CPSC 250L Lab 8 Stacks and Queues solution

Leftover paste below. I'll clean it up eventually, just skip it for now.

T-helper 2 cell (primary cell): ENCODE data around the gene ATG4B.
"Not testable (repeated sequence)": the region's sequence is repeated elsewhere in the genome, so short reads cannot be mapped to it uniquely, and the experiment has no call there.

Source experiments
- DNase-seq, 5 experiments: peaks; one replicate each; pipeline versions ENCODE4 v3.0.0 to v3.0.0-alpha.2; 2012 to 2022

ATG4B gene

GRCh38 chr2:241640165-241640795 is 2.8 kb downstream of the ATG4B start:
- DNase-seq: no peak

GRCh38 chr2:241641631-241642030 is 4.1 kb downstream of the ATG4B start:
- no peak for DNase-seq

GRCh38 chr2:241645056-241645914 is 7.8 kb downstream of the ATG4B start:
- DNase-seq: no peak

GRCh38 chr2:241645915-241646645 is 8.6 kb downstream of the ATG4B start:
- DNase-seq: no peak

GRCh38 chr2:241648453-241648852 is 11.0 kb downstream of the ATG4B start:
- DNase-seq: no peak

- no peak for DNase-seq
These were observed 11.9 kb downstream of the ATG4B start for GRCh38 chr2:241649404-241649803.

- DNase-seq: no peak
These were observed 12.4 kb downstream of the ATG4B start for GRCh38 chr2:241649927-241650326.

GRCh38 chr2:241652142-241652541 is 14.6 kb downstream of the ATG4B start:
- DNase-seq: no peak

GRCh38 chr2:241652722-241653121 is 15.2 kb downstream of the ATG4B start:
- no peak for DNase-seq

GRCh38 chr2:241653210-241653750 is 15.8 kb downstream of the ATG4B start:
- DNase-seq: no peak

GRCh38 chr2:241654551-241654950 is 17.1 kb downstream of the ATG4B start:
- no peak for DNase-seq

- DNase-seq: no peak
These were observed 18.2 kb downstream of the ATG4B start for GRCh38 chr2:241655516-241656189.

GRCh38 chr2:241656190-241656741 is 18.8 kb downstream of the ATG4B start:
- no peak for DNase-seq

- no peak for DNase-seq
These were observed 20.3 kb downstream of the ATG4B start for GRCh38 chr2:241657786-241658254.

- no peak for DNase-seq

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Introduction In this lab, we will introduce two more data structures namely, Last in First out (LIFO) stacks and First in First out (FIFO) queues. 2 Exercises Fork and clone the cpsc250l-lab08 repository from the cpsc250-students repository. The only imports that you are allowed to use for this lab are the following. • import java.io.File • import java.io.PrintWriter • import java.io.IOException You are not allowed to use ArrayList or any other Java container in any classes you create. You are expected to commit after each method in each exercise. Specifically, you need to commit at least 5 times in order to get full credit. c Christopher Newport University, 2016 1 2.1 Stacks Before attempting this exercise read Section 4.1. Exercise 1 Create a class called StackMethods and implement the following methods. 1. public static Stack getEvenNumbers(Stack stack) This method returns a new Stack that contains copies of the even numbers in the stack parameter. After execution, the stack parameter should be unchanged. 2. public static boolean checkParentheses(String input) This method checks a string for mismatched parentheses. To do so, you iterate through each character in the string. If you encounter any opening parenthesis (that is ’(’, ’[’, and ’{’), you push that character to your stack. When you encounter a closing parenthesis (’)’, ’]’, and ’}’), you pop a character from stack. If the current character in the string does not match the one that you popped from the stack, then you have encountered a mismatch. It returns true if you do not encounter a mismatch and false if you do encounter a mismatch. Hint: Use String.charAt(i) to get the ith character in the string. Alternatively, you could use String.toCharArray() to extract the characters as an array. 3. public static void reverse(Node reverseMe, File out) This method outputs the reverse of the linked list to the specified output file. To do so, traverse the linked list while storing each value of the list in a stack. Afterwards, pop values from the stack and output them to the file. Exercise 1 Complete 2 Run: git add . git commit -m “Completed exercise 1” git push origin master 2.2 Queues Before attempting this exercise read Section 4.2. Exercise 2 Create a class called QueueMethods and implement the following methods. 1. public static Queue getCandyOrder(Queue dispenser, int day) Pippi Longstocking has a PEZ dispenser, and everyday she eats all the candy in the dispenser. However, each day she eats the candy in a different way. • On Mondays she eats them one by one in the order they come out from the dispenser. • On Tuesdays she eats one candy and adds the next candy back to the bottom of the dispenser, and continues to do this until all candies are gone. • On Wednesdays, she eats one candy and adds the next two back to the bottom of the dispenser (in the same order they were taken off), and continues to do this until all the candies are gone. • On Thursdays she eats one candy and puts the next 3 candies back at the bottom of the dispenser, and so on, until Sunday. 3 • On Sundays, she eats one candy and puts back the next 6 candies. She puts candy from the top of the dispenser onto the bottom of the dispenser one and a time This method receives a queue candy dispenser (implemented in the class Queue) and a day of the week (where Monday is 0, Tuesday 1, and so on until 6 for Sunday), and returns a new queue with the candy Pippi ate, in the order she ate it, until the time the dispenser is empty. 2. public static void getRemainingCandy(Queue dispenser, Candy piece) Sometimes Pippi shares her candy with her friends. Each of her friends likes only one flavor of candy, and Pippi allows her friends to eat all the candy of the particular flavor they like in her dispenser. This method receives a queue candy dispenser (implemented in the class Queue) and a flavor of candy and alters the dispenser so that all candies of the particular flavor are removed. All other pieces should be in the same order. Example dispenser is Cherry → Orange → Grape → Peppermint → Cherry → Cherry and Pippi’s friend likes Cherry, the queue is altered to be Orange → Grape → Peppermint. Exercise 2 Complete Run: git add . git commit -m “Completed exercise 2” git push origin master 4 3 Common Mistakes The solutions to some common mistakes are as follows. 1. Pay close attention to methods that require the stack to be unchanged at the end of the method. 2. Before popping from the stack or dequeueing from the queue, be sure that it is not empty. 3. In checkParentheses, ’(’ and ’)’ match, ’[’ and ’]’ match, and ’{’ and ’}’ match. An example of parentheses that do not match are ’(’ and ’}’. 4 Tutorial 4.1 Stacks Consider the scenario where you turn in a test to your lecture professor. When you finish the test, you place your test on top of a pile of other tests. When another student finishes, he or she places a test on top of yours. After the test is finished, your professor takes the top test off of the pile and grades it. Your professor will then take the next test off of the pile and grade that. The pile of tests is called a last in, first out stack. When you place your test on the pile, you are pushing your test to the stack. When your professor grades your test, your professor pops your test off of the stack. In a stack, the only element that you can see is the top element of the stack. Furthermore, the only way to see the next element of the stack is to pop off the top element. This can be problematic when doing simple operations such as finding the size of the stack. To do so, consider the following code. 5 Code: public static int getSize(Stack s) { Stack tmp = new Stack(); int size = 0; while (!s.isEmpty()) { tmp.push(s.pop()); ++size; } while (!tmp.isEmpty()) s.push(tmp.pop()); return size; } In order to determine the size of the stack, we had to pop all elements from the stack and store them in a temporary stack. By doing so, we modified the stack. Therefore, since getting the size of an object should not modify it, we had to rebuild the stack. This means we effectively had to iterate through the stack twice in order to determine the size. This is a common theme in problems that involve looking at each element in a stack without modifying the stack. 4.2 Queues Suppose you are in a line at a bank. The teller handles the request of the person at the front of the line and then the next person is at the front of the line. If someone arrives to the line, they start out in the back of the line. This is an example of a first in, first out queue (otherwise known as a FIFO queue). In a FIFO queue, you enqueue things at the end of the queue and you dequeue things at the front of the queue. Like with stacks, you can only see the front element and to get the next element you need to dequeue the first. Thus, we encounter the same problem we have with stacks when we try to compute the length of a queue. 6 Code: public static int getSize(Queue q) Queue tmp = new Queue(); int size = 0; while (!q.isEmpty) { tmp.enqueue(q.dequeue()); ++size; } while (!tmp.isEmpty) q.enqueue(tmp.dequeue()); return size; } Namely, when we try to determine the size of the queue, we have to empty it and then refill it. 7